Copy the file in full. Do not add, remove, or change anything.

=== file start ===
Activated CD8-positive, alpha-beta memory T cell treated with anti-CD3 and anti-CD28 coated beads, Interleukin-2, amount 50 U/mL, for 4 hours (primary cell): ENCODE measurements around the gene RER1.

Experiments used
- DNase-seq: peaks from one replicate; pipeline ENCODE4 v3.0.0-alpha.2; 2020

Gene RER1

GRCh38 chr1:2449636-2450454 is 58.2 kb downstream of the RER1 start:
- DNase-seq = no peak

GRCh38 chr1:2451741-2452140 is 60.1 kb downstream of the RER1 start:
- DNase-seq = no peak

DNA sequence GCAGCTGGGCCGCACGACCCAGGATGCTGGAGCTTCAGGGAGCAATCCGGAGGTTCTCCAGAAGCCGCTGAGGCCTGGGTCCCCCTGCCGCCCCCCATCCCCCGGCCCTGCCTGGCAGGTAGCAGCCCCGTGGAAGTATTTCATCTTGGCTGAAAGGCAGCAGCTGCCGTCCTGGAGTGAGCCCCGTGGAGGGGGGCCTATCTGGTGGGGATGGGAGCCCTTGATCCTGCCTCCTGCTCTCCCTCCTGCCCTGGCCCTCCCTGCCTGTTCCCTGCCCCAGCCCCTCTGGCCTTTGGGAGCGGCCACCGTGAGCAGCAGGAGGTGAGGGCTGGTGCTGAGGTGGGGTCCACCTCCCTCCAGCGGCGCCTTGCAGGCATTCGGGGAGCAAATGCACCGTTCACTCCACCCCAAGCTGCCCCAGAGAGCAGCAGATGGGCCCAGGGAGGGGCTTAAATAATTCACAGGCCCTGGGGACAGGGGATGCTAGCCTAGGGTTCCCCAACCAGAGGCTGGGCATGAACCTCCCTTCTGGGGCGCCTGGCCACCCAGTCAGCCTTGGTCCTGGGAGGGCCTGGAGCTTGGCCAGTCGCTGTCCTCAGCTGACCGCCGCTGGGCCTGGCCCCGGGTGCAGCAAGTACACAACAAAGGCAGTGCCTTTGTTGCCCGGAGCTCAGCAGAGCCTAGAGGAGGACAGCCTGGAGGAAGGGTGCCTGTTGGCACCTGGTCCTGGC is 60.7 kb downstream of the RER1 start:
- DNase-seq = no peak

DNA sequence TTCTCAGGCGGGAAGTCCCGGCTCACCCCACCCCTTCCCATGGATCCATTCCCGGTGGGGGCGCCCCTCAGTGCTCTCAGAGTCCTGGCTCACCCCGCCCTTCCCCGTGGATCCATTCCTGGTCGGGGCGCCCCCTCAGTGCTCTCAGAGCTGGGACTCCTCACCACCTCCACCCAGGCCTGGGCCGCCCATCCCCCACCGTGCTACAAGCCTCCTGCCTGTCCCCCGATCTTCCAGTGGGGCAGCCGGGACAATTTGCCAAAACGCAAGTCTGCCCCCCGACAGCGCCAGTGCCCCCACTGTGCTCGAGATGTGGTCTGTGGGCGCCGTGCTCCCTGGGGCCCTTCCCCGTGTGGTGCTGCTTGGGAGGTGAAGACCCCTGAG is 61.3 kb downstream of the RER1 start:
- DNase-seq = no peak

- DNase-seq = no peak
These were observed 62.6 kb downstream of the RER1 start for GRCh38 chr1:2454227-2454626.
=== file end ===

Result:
Activated CD8-positive, alpha-beta memory T cell treated with anti-CD3 and anti-CD28 coated beads, Interleukin-2, amount 50 U/mL, for 4 hours (primary cell): ENCODE measurements around the gene RER1.

Experiments used
- DNase-seq: peaks from one replicate; pipeline ENCODE4 v3.0.0-alpha.2; 2020

Gene RER1

GRCh38 chr1:2449636-2450454 is 58.2 kb downstream of the RER1 start:
- DNase-seq = no peak

GRCh38 chr1:2451741-2452140 is 60.1 kb downstream of the RER1 start:
- DNase-seq = no peak

DNA sequence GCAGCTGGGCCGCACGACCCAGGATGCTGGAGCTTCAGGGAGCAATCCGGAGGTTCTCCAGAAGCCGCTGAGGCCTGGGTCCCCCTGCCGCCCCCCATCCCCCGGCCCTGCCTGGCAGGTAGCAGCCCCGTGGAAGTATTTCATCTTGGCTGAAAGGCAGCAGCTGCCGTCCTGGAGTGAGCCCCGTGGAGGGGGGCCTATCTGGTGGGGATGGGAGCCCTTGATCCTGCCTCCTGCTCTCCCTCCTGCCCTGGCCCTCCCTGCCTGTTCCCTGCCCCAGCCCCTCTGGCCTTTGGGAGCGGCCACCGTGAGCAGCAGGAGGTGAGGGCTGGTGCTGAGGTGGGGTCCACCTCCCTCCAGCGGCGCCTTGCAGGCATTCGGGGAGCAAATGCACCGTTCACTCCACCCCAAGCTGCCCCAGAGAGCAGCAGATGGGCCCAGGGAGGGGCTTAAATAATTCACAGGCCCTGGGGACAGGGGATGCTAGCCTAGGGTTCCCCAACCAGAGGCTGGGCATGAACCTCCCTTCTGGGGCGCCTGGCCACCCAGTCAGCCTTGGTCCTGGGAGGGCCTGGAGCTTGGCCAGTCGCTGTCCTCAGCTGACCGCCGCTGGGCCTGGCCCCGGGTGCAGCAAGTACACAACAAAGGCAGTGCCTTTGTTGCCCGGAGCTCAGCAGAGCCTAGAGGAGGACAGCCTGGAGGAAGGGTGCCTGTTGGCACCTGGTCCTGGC is 60.7 kb downstream of the RER1 start:
- DNase-seq = no peak

DNA sequence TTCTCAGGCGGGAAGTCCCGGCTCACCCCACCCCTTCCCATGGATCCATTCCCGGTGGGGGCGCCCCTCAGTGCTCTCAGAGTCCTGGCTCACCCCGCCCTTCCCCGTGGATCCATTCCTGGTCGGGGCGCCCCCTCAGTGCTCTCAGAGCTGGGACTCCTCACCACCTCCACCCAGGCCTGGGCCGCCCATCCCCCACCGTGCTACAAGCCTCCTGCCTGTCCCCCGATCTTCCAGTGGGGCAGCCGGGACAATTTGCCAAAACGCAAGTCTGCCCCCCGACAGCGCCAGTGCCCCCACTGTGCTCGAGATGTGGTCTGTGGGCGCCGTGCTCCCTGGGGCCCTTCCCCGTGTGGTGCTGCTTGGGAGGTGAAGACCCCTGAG is 61.3 kb downstream of the RER1 start:
- DNase-seq = no peak

- DNase-seq = no peak
These were observed 62.6 kb downstream of the RER1 start for GRCh38 chr1:2454227-2454626.